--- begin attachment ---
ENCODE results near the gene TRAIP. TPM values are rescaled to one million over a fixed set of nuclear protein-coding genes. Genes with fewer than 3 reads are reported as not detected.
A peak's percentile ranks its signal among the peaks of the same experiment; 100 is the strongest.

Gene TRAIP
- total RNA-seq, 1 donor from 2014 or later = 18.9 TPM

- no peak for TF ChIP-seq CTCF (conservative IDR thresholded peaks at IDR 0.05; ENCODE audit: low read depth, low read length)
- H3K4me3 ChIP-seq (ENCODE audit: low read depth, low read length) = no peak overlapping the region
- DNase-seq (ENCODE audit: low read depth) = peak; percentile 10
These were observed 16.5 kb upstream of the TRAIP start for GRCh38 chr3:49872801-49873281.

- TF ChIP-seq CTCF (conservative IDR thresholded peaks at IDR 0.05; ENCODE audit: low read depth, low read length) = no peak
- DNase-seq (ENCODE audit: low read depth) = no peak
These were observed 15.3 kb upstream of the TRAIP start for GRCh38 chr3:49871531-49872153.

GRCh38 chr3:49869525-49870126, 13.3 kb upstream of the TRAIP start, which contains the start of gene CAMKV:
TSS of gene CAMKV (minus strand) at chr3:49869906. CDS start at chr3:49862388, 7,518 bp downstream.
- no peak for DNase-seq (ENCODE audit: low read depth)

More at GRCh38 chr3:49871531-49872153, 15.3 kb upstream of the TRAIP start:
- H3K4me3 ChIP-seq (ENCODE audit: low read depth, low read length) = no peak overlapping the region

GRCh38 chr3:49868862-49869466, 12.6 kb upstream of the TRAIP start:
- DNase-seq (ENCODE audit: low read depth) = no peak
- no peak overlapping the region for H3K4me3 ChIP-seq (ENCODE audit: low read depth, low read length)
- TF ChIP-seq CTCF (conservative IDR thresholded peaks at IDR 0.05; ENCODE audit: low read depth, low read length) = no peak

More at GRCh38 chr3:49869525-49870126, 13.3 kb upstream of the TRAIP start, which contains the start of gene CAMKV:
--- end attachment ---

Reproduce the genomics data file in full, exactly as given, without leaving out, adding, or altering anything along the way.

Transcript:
ENCODE results near the gene TRAIP. TPM values are rescaled to one million over a fixed set of nuclear protein-coding genes. Genes with fewer than 3 reads are reported as not detected.
A peak's percentile ranks its signal among the peaks of the same experiment; 100 is the strongest.

Gene TRAIP
- total RNA-seq, 1 donor from 2014 or later = 18.9 TPM

- no peak for TF ChIP-seq CTCF (conservative IDR thresholded peaks at IDR 0.05; ENCODE audit: low read depth, low read length)
- H3K4me3 ChIP-seq (ENCODE audit: low read depth, low read length) = no peak overlapping the region
- DNase-seq (ENCODE audit: low read depth) = peak; percentile 10
These were observed 16.5 kb upstream of the TRAIP start for GRCh38 chr3:49872801-49873281.

- TF ChIP-seq CTCF (conservative IDR thresholded peaks at IDR 0.05; ENCODE audit: low read depth, low read length) = no peak
- DNase-seq (ENCODE audit: low read depth) = no peak
These were observed 15.3 kb upstream of the TRAIP start for GRCh38 chr3:49871531-49872153.

GRCh38 chr3:49869525-49870126, 13.3 kb upstream of the TRAIP start, which contains the start of gene CAMKV:
TSS of gene CAMKV (minus strand) at chr3:49869906. CDS start at chr3:49862388, 7,518 bp downstream.
- no peak for DNase-seq (ENCODE audit: low read depth)

More at GRCh38 chr3:49871531-49872153, 15.3 kb upstream of the TRAIP start:
- H3K4me3 ChIP-seq (ENCODE audit: low read depth, low read length) = no peak overlapping the region

GRCh38 chr3:49868862-49869466, 12.6 kb upstream of the TRAIP start:
- DNase-seq (ENCODE audit: low read depth) = no peak
- no peak overlapping the region for H3K4me3 ChIP-seq (ENCODE audit: low read depth, low read length)
- TF ChIP-seq CTCF (conservative IDR thresholded peaks at IDR 0.05; ENCODE audit: low read depth, low read length) = no peak

More at GRCh38 chr3:49869525-49870126, 13.3 kb upstream of the TRAIP start, which contains the start of gene CAMKV: